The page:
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(Last Updated On: June 30, 2017)

What is TweetDeck?

TweetDeck is a desktop-browsable Twitter application that makes it easier to track down new content about particular keywords or from particular accounts. If you want to be notified every time someone says your name without @ing you, it's possible. If you want to know every time Jay-Z comes out of social media hibernation, you can do that too.

TweetDeck is owned by Twitter, so probably isn't going away soon, and is currently free to use.

What is a Misprice?

Mispricing is when a product is either priced above the intended selling price or – as you will be more interested – below that value. Misprices tend to happen due to human error with those responsible for loading products onto a site, repricing or implementing discounts.

Misprices happen on ecommerce sites constantly and many go completely unnoticed. Because of this, they are often swept under the rug and honoured. It only becomes an issue if it is widely publicised – via something like Twitter – and the company decides to cancel all orders.

 

How Does TweetDeck Relate to Reselling?

Twitter is a great platform for broad audience communication. Probably the best text-focused one. Having all of these voices clustered in one place makes it easier to get what you need. It's more convenient than going to loads of different websites each day.

For example, HotUKDeals. They tweet out deals from the forum all day long. Save yourself the hassle of scrolling through irrelevant ones by setting up a stream of their content. Eventually, something will come along. Promo codes that allow you to get things for massive discounts are especially good.

Misprice - TweetDeck- Probably Busy

It'a not just these brand accounts though. The public that use Twitter love to talk. That's just how things are. When they get a bargain, they like to shout about it. They might say: just found a mispriced pan set at Tesco. Should have been £19.99. Got it for 99p”. Make a “Tesco misprice” column on your TweetDeck.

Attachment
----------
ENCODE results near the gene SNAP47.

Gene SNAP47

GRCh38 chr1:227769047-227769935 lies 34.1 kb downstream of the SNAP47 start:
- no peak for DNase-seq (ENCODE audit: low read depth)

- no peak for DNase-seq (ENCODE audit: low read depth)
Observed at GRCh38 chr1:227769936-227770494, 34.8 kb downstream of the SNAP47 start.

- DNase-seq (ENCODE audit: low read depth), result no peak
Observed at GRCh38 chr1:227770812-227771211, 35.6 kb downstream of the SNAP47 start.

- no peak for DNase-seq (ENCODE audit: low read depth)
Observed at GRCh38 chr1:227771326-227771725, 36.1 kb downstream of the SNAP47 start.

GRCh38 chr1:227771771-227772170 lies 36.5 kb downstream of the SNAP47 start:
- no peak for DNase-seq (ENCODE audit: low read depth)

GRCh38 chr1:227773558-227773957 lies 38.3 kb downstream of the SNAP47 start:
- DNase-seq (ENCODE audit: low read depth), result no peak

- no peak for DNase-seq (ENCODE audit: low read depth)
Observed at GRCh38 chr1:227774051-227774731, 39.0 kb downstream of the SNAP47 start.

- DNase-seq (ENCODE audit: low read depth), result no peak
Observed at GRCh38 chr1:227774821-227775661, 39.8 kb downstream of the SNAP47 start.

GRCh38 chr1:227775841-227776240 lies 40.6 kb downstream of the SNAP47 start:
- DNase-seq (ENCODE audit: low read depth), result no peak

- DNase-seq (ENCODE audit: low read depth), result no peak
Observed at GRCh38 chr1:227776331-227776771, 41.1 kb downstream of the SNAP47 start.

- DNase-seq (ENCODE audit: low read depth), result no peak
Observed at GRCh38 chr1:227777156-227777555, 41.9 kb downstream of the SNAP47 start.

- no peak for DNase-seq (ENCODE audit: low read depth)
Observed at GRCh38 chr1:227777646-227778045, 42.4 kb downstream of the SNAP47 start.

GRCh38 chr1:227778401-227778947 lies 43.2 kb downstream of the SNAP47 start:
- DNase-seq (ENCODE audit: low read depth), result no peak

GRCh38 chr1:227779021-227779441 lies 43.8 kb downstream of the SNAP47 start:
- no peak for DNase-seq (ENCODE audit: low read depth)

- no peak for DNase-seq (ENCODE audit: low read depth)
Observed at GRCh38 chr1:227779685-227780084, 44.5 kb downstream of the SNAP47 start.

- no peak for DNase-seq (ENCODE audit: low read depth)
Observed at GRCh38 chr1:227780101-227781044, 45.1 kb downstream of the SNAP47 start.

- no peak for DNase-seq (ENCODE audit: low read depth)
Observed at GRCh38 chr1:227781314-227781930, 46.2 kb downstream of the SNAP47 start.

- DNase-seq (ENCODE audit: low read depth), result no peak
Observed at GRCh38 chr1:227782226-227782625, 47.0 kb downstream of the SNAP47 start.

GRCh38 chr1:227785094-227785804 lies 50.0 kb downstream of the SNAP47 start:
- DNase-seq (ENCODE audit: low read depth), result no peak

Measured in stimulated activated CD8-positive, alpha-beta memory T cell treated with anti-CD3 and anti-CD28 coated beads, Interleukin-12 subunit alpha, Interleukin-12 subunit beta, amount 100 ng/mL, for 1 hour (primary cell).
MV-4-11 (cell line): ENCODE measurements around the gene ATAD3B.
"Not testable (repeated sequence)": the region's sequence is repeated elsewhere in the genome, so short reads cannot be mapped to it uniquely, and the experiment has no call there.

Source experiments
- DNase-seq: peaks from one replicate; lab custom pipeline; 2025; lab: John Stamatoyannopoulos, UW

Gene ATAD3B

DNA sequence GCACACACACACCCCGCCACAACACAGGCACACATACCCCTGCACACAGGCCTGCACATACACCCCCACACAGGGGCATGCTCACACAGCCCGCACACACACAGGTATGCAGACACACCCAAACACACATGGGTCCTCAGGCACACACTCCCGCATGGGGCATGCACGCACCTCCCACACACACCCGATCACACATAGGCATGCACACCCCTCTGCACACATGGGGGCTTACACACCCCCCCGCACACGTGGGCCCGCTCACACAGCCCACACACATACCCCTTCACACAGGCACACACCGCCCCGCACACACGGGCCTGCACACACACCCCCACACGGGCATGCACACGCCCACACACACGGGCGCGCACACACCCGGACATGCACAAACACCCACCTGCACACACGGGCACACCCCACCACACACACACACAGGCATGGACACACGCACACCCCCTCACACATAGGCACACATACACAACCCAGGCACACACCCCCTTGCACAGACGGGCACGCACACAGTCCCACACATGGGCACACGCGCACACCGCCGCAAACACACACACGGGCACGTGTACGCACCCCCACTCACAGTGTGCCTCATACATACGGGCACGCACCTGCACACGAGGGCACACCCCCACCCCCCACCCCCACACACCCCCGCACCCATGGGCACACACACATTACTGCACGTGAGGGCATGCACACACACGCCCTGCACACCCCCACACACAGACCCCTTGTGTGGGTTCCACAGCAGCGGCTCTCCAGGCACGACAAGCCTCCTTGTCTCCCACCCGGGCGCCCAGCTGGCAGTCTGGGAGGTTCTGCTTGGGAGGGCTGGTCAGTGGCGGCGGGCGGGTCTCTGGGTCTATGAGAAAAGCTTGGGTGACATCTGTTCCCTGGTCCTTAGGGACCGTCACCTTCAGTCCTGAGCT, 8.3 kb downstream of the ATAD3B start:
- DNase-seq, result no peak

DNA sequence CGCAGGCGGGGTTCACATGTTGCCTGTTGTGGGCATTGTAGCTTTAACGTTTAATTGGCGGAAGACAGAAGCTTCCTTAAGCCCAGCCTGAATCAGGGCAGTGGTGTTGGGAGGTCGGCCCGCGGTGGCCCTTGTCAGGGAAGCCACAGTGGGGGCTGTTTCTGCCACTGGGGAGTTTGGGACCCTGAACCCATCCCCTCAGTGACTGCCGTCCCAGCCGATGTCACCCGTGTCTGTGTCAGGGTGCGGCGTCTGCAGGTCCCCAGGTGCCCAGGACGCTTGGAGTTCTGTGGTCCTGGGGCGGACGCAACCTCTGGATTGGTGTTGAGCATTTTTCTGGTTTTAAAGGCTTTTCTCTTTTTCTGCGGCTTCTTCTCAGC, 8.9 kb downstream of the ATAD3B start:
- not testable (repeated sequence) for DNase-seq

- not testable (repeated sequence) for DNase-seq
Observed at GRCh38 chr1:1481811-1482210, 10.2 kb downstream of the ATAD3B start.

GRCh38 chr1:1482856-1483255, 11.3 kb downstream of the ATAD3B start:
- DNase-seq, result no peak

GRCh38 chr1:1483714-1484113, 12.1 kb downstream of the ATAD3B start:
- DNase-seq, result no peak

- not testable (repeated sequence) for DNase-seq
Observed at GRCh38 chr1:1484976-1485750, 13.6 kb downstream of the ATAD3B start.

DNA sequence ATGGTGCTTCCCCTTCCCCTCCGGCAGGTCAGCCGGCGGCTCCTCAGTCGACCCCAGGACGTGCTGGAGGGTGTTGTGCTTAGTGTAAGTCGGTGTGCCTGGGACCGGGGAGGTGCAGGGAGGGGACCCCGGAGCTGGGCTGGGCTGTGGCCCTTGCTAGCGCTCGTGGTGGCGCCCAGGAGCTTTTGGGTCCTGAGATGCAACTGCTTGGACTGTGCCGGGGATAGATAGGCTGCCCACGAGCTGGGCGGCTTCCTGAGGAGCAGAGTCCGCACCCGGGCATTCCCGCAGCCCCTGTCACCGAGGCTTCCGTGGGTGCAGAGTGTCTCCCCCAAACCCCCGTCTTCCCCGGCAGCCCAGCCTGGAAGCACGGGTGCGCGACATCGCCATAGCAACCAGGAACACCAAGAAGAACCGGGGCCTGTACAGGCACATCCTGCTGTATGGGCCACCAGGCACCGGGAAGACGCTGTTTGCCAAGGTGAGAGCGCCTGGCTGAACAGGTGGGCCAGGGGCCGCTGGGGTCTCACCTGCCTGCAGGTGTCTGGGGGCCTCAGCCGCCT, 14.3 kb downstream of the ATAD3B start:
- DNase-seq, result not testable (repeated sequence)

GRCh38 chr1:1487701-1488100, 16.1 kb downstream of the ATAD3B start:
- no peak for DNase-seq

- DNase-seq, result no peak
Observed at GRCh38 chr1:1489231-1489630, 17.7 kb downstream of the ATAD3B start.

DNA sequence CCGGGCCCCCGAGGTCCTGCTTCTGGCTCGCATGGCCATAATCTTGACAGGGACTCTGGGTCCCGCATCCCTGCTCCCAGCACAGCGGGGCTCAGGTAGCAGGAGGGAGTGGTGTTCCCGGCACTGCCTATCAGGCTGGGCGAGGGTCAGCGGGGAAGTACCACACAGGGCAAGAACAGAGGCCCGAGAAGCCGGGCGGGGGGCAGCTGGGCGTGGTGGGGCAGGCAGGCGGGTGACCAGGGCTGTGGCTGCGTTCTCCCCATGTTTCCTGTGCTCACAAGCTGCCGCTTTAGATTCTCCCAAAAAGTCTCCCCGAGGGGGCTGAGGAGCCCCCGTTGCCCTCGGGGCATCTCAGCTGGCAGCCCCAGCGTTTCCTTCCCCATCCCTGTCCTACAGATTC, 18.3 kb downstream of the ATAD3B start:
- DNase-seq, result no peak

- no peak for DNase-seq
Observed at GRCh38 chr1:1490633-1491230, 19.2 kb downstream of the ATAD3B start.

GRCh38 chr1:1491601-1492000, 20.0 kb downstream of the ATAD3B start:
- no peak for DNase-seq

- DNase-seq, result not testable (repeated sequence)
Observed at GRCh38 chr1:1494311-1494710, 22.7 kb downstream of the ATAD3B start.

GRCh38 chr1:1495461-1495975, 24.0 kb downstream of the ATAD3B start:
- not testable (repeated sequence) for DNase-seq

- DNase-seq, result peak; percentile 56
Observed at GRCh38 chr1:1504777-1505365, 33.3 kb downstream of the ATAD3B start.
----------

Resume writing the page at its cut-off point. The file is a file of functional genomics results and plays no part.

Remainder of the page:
Why Not Just Follow the Good Accounts?

The beauty of Twitter is that it's almost always regular people that find the good stuff. The branded deal curaters can get there late to the party. You can use them, but they tend to highlight things that will eventually get the brand's attention, leading to order cancellations.

For those that like to use Twitter for, you know, tweeting, they might not follow many accounts that relate to that activity. Even if they did, it doesn't guarantee that they'll even see the deals.

Following an account isn't enough on Twitter. Unless you follow under 100 people, it's almost impossible to see every single tweet that an account makes. Even since Twitter changed from a purely chronological feed, a lot can get lost. This allows you to have a whole dedicated feed for the accounts you care about.

Even then, you may only be interested in that account's tweets about a particular subject. This is where the tool excels; cutting out all of the irrelevant stuff and giving you the bits that matter.

What Streams Should You Set Up?

You need to be creative. Really creative. It's all well and good just following what HotUKDeals does, but there are other lesser known websites that find even better deals. Not only that, there are Twitter accounts that spit out feeds of continual deals. You just need to track them down before your competition does.

If you're going to find these streams, much like the eBay ones, you're going to need quite a few, if you actually want to find something good. The more you play around with filters, the better.

 

What Else Do You Need to Know?

I've used paid social media management tools, like Hootsuite and Sprout. I've used expensive, dedicated social listening tools like Radian6 and Sysomos. If you're going to use Twitter as a sourcing method, anything other than TweetDeck is absolute overkill. You can get all of the information you need for free, provided you create searches for the right keywords and accounts.

Testing and refinement is the only way to make this a helpful part of your sourcing toolkit. Done well, you'll be the first to know when a company's online product loading team is having a bad day, and you can profit off that hiccup.

 


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- Chiino

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